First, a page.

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Analog devices within Microsoft Lync

Some Departments currently utilize inexpensive cordless analog telephones.

Department 1 has requested that they keep the 3 cordless phones and the shop bell. Department 2 currently has 2 cordless phones. A service area would also like to keep their cordless phone.

I looked at 2 options for allowing wireless/cordless communications in these areas. Polycom has a product called KIRK wireless. It utilizes DECT (current cordless 2.4mhz standard) to provide wireless communications. It requires specialized equipment and a KIRK server to manage the calls and provide LYNC services (i.e presence, messaging, VoIP). A simple starter set is outside of our price range and replacement handsets are quite expensive.

The better option for us is to use the analog equipment currently in use; less startup costs and much lower cost to replace equipment. We would use the AudioCodes Equipment we have for fax connectivity to provide analog connectivity. Also we would continue to use the cordless uniden phones and shop bell already onsite.

This implementation would be fairly easy with equipment we have already purchased.

Using the AudioCodes mediapack 118 and 124 and AudioCodes Mediant 1000 gateways we will be able to provide analog services. Per Microsoft Lync server 10 unleashed : “analog devices do not register to a Lync Front End pool, the gateway provides an interface to associate each analog port with a specified Line URI.

So when setting up department 1 we would associate the port on the AudioCodes device to a URI within Lync. All calls to and from would be sent to the associated port. The AudioCodes provides power to run the same type of services that PSTN lines have in the past; allowing us to ring the shop bell — given that the shop bell is connected to the FXS port.  We would set up a response group to ring the shop bell and the other analog ports at the same time. (As an example)

For Department 1 I would suggest that we set up a splitter off of the FXS port to ring both the bell and the analog lines; The MP 118 and MP 124D both provide 100 volts off of each port. This should be enough to ring the bell.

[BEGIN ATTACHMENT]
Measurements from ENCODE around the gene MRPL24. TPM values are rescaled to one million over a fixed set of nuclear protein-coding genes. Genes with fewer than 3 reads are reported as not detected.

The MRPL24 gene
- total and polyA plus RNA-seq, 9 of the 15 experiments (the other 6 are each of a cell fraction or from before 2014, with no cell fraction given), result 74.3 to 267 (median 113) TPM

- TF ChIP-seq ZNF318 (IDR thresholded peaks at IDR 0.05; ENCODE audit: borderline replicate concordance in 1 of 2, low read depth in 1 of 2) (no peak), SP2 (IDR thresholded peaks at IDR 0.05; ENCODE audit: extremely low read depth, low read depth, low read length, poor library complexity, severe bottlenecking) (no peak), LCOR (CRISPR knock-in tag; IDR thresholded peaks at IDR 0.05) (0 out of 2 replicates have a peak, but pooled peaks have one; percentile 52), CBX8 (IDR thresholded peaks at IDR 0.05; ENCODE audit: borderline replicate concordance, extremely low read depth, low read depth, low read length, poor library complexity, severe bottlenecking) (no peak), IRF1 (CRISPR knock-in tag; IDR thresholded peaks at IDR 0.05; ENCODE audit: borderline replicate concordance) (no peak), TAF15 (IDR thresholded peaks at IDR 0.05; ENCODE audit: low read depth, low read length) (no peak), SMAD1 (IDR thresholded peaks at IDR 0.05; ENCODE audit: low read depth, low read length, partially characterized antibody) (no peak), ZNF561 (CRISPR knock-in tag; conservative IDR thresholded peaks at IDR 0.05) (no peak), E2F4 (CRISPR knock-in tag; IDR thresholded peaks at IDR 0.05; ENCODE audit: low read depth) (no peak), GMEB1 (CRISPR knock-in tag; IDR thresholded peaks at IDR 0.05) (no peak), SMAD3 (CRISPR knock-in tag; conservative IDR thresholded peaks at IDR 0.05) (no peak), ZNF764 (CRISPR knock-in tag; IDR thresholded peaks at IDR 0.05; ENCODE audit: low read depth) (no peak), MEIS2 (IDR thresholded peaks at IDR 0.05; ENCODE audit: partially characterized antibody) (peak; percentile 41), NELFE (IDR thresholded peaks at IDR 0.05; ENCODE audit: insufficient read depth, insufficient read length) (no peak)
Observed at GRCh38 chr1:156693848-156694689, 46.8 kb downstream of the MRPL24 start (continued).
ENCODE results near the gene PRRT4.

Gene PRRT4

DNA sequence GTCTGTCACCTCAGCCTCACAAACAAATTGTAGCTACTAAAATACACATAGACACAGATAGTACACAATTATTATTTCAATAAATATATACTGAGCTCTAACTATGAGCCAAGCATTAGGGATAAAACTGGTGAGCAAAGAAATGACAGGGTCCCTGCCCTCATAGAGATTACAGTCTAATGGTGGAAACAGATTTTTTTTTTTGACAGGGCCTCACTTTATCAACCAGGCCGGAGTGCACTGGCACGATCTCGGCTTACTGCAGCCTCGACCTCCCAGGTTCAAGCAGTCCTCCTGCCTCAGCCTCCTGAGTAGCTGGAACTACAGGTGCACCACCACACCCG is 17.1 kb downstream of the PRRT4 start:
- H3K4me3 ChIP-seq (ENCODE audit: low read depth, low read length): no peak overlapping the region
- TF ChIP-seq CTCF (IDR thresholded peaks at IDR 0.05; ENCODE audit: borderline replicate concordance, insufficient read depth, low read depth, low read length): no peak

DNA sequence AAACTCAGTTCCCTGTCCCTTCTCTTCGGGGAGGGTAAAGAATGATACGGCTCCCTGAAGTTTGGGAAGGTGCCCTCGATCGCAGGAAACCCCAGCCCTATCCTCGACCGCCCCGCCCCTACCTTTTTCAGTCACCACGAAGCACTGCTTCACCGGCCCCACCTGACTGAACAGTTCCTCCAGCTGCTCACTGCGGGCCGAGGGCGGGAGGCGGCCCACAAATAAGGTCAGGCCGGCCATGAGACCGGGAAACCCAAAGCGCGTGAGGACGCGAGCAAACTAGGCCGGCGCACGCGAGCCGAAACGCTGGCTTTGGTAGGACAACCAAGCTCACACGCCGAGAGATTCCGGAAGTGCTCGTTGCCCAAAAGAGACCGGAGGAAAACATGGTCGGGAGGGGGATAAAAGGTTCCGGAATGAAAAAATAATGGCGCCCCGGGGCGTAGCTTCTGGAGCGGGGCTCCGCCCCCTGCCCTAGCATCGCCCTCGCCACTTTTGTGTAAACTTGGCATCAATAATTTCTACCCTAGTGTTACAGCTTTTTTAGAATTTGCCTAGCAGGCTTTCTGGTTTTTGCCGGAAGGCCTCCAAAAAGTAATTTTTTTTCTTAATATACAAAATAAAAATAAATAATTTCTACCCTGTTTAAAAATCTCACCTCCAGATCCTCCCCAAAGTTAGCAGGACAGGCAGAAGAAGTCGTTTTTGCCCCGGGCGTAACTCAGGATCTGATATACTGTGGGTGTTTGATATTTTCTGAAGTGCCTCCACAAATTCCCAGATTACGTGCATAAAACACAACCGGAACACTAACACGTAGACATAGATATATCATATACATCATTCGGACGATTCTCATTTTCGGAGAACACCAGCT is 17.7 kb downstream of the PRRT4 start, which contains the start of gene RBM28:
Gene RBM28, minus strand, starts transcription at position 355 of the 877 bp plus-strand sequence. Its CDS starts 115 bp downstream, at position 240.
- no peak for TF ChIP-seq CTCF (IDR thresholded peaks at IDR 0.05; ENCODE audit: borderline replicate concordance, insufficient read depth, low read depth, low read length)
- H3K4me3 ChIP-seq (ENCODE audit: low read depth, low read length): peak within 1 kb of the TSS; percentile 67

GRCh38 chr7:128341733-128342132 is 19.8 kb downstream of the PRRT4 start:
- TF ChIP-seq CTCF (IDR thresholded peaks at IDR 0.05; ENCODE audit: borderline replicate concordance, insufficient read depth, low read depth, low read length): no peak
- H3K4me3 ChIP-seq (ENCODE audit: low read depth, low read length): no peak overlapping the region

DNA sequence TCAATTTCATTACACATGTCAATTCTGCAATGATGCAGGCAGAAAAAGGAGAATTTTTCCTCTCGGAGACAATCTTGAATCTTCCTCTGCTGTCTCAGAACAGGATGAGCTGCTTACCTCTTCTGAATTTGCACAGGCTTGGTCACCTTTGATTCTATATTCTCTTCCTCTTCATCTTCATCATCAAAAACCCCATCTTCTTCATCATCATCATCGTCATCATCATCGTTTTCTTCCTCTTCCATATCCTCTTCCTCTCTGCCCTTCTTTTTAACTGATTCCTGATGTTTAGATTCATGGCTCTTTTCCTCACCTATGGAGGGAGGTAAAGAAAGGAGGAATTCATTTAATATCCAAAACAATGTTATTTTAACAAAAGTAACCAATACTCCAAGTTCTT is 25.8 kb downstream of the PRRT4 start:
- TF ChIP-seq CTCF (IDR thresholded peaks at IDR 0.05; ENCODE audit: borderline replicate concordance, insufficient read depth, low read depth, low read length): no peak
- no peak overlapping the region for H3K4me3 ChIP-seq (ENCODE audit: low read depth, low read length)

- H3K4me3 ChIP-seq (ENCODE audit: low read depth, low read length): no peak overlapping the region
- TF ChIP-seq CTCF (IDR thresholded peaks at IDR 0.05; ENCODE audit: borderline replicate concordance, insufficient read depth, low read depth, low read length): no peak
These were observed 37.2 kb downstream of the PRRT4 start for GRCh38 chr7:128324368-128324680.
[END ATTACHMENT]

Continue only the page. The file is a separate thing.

For the Department 2 we could run both cordless phones off of one audiocodes port with a splitter. They would have the same number and ring at the same time. (This assumes that both phones are currently using the same line.)

For the service area; since they only have one phone it would be easy to associate the AudioCodes port with the needed line in Lync. Then just plug the phone in at it will be ready to go.

This is a potential solution to allow cordless communication without chewing threw capital to implement a third party offering. How would you do it?


A new Gig! and Microsoft Lync

I started a new gig this week. I am now a part-time Network Admin for a Municipality. So far it has been great.

The big push is Microsoft Lync. I have spent alot of my time looking into Microsoft Lync and learning about Unified Communications.

We are starting site surveys next week. The goal is to move everyone off our old PBX onto Microsoft Lync.

What kinds of information do you like to gather when running user site surveys?

Shouting In The Wind


I have BIG plans for this space. It is my goal to write two in depth posts a week on the foundational topics on Data Networking. While the topics will encompass the basics of networking my explanations probably won’t be accessible for those who don’t have a background in IT.

I am always open to answering questions and will do my best to break it down in plain English. One thing you will notice in my writing is I don’t rely on jargon and like to anthropomorphize.

It is my hope that I will gain a following and won’t just be shouting in the wind.

Have an awesome day.